But, as you should know on this list by now, it all comes back to character on these Disney films. And Sleeping Beauty is no exception. As any film fan should know, a great plot can only get you so far, and Walt Disney certainly knew that. So much focus is put onto character here, as it is in any Disney film, and that’s what truly pushes it into the top 10. So, why don’t we get started?
And why don’t we start with our title character, the sleeping beauty, Briar Rose, AKA, Princess Aurora. (Let me emphasize again: Her name is NOT Sleeping Beauty.) Aurora, like Cinderella and Snow White, is a wonderful princess, full of pure heart and pure mind. She shares many similar characteristics, such as her connections with animals and her dreams of a greater life outside of the confines of her cottage that she grew up within. And all of these, again, like with Cinderella and Snow White, come together to create the classic Walt princess.
But also like the other two, Aurora has enough qualities to make her a unique character. To me, what stands out most about Aurora is her sheltered life. Her lack of knowledge about her true heritage actually creates a fascinating character, one that is humble, respecting the world around her and the “mothers” that raised her, yet a character that yearns for something greater. She wants to go out and meet people, find something larger than what she knows. Of Walt’s three princesses, Aurora probably shares the most similarities to the modern Princesses of Ariel and Belle, and I think that adds to what makes her interesting. The situation of the story forces Aurora to be a different character in Walt’s canon, and her pretty (apparently Audrey Hepburn inspired) character design, her lovely voice, and her sweet personality only bump Aurora up the Greatest Disney Princess list.
Of course, I should mention here that Aurora only appears in the film for about 18 minutes, certainly a short amount of time for a title character. But, as you watch the film, you don’t even realize that she is in it for that short of a time. Her presence is always felt, her character always on your mind. To me, that is truly the sign of a great character. She sticks with you despite her lack of screen time, and you push for Phillip to save her. You care for her. She is the film no longer than she needs to be, but she remains a very memorable character regardless, and that is a true success of writing.
The real protagonist of our story, in my opinion, is Prince Phillip, no doubt the greatest of the traditional Disney Princes. Phillip is charming, courageous, intelligent, and heroic, mainly, everything you could ask for in the Prince character of this film. What really makes him so likable is how he handles himself, how pure is own heart is presented, how perfect of a companion he becomes to Aurora. He would rather lose the throne by marrying a peasant girl than gain it by marrying a Princess. He risks his life escaping the dungeon and fighting Maleficent to save the one dream he has, Aurora. He likes Aurora not because she is a princess, for most of the time, he doesn’t know, but because of the person she is (I guess the looks don’t hurt either). Already, all of this give Prince Phillip more character, and more likability and most of the Princes in the canon. I am a huge fan of Phillip, and he becomes one of my favorite parts of the film.
You may remember that in the Snow White review (or you may not remember, because I it was so long ago) that I mentioned many aspects of this film, like the dungeon escape, were intended for him, but fit the Prince Phillip character better. This is because that these daring escapes not only fit the story of Sleeping Beauty better, but also add much more to the Prince Phillip character. Even though it comes towards the end of the film, his reactions to Maleficent’s taunts and his escape from the castle, battling the minions of Maleficent, round out the character we’ve seen fall in love with Princess Aurora. And together it creates a well-rounded, and frankly, awesome Prince.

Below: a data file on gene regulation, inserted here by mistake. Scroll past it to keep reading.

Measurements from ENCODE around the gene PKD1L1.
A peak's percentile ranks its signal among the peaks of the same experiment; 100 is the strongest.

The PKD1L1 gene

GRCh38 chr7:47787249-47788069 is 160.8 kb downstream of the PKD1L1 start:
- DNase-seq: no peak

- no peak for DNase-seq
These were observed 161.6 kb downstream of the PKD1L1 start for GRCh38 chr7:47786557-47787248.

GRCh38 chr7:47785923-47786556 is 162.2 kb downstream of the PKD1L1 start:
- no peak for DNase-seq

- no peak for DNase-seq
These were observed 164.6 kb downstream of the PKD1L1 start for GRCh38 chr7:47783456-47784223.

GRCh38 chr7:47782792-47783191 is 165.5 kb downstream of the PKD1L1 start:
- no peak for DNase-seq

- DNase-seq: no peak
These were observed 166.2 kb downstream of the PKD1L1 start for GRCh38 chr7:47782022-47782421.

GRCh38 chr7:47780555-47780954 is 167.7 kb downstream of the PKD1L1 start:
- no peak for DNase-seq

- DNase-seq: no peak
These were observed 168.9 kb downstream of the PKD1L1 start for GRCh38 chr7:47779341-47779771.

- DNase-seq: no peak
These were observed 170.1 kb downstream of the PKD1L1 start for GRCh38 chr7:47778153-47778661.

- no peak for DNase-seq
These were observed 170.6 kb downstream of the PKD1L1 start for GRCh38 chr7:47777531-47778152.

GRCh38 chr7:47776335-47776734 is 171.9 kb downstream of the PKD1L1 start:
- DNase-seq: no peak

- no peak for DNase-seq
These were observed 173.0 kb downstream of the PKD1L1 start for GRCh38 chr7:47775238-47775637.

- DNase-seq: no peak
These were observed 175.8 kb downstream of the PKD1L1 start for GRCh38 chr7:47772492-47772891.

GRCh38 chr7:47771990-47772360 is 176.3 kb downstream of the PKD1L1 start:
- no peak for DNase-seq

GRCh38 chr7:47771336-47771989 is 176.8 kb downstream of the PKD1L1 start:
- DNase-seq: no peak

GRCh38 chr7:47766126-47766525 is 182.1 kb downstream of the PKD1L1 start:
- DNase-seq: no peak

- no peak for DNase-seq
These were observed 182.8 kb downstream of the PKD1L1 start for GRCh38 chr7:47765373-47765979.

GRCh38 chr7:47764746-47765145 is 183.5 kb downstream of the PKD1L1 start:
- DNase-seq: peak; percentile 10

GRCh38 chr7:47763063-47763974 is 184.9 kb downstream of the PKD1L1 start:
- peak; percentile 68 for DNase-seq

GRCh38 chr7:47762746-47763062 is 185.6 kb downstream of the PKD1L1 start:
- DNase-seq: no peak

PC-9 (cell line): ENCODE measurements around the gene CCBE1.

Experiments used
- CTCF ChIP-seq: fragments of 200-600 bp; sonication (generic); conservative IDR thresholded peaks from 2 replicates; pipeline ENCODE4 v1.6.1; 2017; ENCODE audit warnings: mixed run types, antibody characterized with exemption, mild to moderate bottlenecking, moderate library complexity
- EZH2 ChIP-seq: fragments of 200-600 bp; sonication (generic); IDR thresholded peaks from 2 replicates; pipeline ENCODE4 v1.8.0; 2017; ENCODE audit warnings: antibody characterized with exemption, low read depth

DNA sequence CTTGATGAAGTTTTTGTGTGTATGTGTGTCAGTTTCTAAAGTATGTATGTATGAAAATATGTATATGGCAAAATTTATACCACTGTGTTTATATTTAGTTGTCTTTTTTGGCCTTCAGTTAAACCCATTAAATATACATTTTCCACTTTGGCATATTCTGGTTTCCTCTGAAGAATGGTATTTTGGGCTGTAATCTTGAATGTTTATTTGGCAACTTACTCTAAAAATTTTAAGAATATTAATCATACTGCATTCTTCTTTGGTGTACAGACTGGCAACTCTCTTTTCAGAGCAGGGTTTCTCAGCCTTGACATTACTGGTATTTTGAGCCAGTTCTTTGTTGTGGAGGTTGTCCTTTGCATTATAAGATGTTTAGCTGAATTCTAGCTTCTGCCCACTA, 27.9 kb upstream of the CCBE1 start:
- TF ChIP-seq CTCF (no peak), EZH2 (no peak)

Ahh, but the real star of the show is none other than the villain of the piece, Maleficent. Perfectly voiced by Eleanor Audley, whom you may recognize as the sinister voice of Lady Tremaine from Cinderella, Maleficent is the most purely evil bad guy the Disney folk have ever created. She is evil to her core, and she is so much fun to watch. The script gives Maleficent so many fun lines and taunts, and Audley reads them perfectly each and every time. Watching Maleficent taunt Phillip about the Sleeping Beauty is a scene I could watch over and over again. Maleficent is always in consideration for one of the great villains of any medium, in my opinion.
Of course, the iconic scene, one of the all time great Disney scenes, is the moment where Prince Phillip and Maleficent have their final confrontation. The spells Maleficent casts, the thorns, the dragon transformation, and the iconic line “Now, shall you deal with me, oh Prince, and all the powers of HELL!” contribute to an unbelievable sequence. It’s bold, it’s striking, it’s imaginative, it’s epic, it’s emotional, it’s everything you want in a movie. It’s iconic for a reason.
Now, before we wrap up, we must conclude the character exploration. Probably the most important characters in the film are the three fairies, Flora, Fauna, and Merryweather. All three bounce off each other great, and contribute some of the film’s best humor, including the iconic argument about the dress’ color. The trio of fairies help to drive most of the film’s plot, but they never feel convenient or contrived. Like the rest of the cast, their scenes come naturally. And just like the rest of the cast, their scenes are a blast to watch. Their distinct personalities are there for the world to see, and they are perfect magical counterparts to Maleficent’s dark magic.
Finally, we arrive at the kings, Stephan and Hubert, perfect counterbalances to each other. Stephan is wise, where Hubert is a little slow. Stephan and Hubert both share a concern for their children, and they both share a sense of seriousness. And yet, Hubert is much more of the party type, something he goads Stephan into getting into. These two characters are wonderful in their own ways, particularly Hubert, who contributes many funny scenes between himself and Phillip and Stephen. You also really feel for Stephen’s plight, having not seen his daughter for years, and you jump for joy when all is finally well.
BEST MOMENT AND SONG
The best scene is the final battle between Phillip and Maleficent. It’s bold, it’s striking… oh, I already said all this.
The best song is Once Upon a Dream. The melody is catchy and beautiful, and the sequence that goes along with it is beautiful in its own way. The lyrics added to the song only serve to enhance it, creating one of the classic Disney love songs.
There are two things I want to say.
The characters, style, and tone of Sleeping Beauty all help to create one of the most memorable films in Disney History.
And I’m glad to be back! Again!